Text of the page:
|| Checking for direct PDF access through Ovid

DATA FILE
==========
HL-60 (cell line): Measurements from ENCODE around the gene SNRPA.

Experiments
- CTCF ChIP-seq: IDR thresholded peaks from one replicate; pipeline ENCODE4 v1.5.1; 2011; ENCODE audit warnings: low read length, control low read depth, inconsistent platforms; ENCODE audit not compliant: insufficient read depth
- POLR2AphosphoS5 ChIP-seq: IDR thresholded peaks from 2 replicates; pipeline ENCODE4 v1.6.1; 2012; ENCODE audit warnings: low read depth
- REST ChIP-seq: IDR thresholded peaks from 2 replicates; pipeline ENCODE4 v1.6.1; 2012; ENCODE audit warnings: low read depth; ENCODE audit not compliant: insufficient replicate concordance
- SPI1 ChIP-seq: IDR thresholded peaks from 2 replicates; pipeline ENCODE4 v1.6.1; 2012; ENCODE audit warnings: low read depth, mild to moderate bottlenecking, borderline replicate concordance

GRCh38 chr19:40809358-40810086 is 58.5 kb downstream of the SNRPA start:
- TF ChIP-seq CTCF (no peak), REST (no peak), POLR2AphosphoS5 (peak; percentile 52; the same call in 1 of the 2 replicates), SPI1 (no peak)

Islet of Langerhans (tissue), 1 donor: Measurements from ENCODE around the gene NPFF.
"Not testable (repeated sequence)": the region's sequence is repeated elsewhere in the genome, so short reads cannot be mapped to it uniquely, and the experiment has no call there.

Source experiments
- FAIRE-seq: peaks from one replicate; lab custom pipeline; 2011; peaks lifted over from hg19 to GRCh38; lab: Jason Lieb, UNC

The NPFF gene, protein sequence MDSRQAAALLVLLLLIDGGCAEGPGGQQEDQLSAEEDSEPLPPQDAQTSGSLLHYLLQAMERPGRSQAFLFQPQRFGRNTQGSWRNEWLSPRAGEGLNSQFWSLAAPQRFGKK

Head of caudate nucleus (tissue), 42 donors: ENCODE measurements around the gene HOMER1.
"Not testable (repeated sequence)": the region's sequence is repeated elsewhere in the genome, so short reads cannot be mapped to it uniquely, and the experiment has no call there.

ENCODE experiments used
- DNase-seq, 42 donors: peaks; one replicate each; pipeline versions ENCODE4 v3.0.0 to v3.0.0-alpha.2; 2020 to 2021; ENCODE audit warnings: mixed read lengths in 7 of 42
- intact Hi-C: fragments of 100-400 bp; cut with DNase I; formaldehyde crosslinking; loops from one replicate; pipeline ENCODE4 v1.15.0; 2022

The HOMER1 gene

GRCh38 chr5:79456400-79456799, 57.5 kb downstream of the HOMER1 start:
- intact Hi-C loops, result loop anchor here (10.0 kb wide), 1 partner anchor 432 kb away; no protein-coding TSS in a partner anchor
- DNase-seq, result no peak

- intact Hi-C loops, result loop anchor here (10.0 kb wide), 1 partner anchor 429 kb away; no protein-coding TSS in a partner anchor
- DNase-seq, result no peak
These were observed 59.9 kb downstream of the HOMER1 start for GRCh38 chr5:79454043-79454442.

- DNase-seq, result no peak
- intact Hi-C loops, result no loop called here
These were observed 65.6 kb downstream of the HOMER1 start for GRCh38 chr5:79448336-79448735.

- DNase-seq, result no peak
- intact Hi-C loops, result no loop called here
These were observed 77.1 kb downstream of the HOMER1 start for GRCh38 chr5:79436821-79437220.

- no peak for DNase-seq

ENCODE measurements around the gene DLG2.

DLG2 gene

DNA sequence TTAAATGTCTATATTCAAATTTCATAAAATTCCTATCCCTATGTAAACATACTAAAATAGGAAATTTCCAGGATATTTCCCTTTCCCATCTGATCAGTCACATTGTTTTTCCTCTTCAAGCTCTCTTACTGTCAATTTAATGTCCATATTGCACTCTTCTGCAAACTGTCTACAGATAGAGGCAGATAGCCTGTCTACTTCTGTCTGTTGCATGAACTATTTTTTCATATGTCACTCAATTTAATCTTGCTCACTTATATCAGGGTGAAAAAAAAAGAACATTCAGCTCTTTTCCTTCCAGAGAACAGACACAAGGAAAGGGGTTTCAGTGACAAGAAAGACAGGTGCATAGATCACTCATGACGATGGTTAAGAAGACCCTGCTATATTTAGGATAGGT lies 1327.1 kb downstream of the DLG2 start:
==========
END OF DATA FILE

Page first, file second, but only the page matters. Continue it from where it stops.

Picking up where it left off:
Acrylamide (AA) is a widely studied industrial chemical that is neurotoxic, mutagenic to somatic and germ cells and carcinogenic in rodents. AA is also formed in many commonly consumed starchy foods during cooking. Our previous toxicokinetic investigations of AA and its important genotoxic metabolite, glycidamide (GA), in rodents showed that AA is highly bioavailable from oral routes of administration, is widely distributed to tissues and that the dietary route, in particular, favors metabolism to GA. Measurements of DNA adducts in many tissues supported the hypothesis that AA is carcinogenic in rodent bioassays through metabolism to GA. The current investigation describes the development and validation of methodology for measuring hemoglobin (Hb) adducts with AA and GA in the same rodents previously used for toxicokinetic and DNA adduct measurements. The goal was to investigate possible relationships between these circulating biomarkers of exposure and serum toxicokinetic parameters for AA and GA and tissue GA-DNA adducts in rodents from both single and repeated dosing with AA. Significant correlations were observed between GA-Hb and liver GA-DNA adducts for either single or multiple dosing regimens with AA. Using available GA-Hb adduct data, empirical and allometric relationships permitted estimation of liver DNA adducts in humans in the range of 0.06–0.3 adducts/108 nucleotides. This approach may prove useful in extrapolating human cancer risks from findings in rodent bioassays.